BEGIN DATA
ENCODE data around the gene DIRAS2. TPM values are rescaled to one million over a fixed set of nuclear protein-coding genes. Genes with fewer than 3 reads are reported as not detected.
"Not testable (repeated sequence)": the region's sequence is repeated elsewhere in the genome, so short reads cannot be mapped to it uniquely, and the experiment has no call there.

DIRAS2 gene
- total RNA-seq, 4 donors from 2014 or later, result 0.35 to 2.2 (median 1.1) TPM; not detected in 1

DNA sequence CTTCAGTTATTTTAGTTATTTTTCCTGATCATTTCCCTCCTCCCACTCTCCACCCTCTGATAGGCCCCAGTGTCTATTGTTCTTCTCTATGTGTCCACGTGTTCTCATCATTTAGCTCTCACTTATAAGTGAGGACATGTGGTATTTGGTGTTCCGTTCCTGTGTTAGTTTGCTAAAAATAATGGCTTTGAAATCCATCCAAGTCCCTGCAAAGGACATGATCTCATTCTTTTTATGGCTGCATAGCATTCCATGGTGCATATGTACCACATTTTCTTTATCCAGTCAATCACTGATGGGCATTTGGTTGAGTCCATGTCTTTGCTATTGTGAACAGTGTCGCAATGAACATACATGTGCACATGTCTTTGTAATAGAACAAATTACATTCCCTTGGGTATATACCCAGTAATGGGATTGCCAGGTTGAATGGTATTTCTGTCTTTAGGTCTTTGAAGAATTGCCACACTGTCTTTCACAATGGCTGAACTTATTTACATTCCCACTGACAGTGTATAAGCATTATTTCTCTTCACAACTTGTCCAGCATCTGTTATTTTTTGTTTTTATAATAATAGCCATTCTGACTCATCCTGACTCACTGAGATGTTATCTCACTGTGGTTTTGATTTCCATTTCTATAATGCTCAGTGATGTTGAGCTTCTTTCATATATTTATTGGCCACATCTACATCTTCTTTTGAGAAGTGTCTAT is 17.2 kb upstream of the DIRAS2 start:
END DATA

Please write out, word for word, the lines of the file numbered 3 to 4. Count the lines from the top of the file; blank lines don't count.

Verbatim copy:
DIRAS2 gene
- total RNA-seq, 4 donors from 2014 or later, result 0.35 to 2.2 (median 1.1) TPM; not detected in 1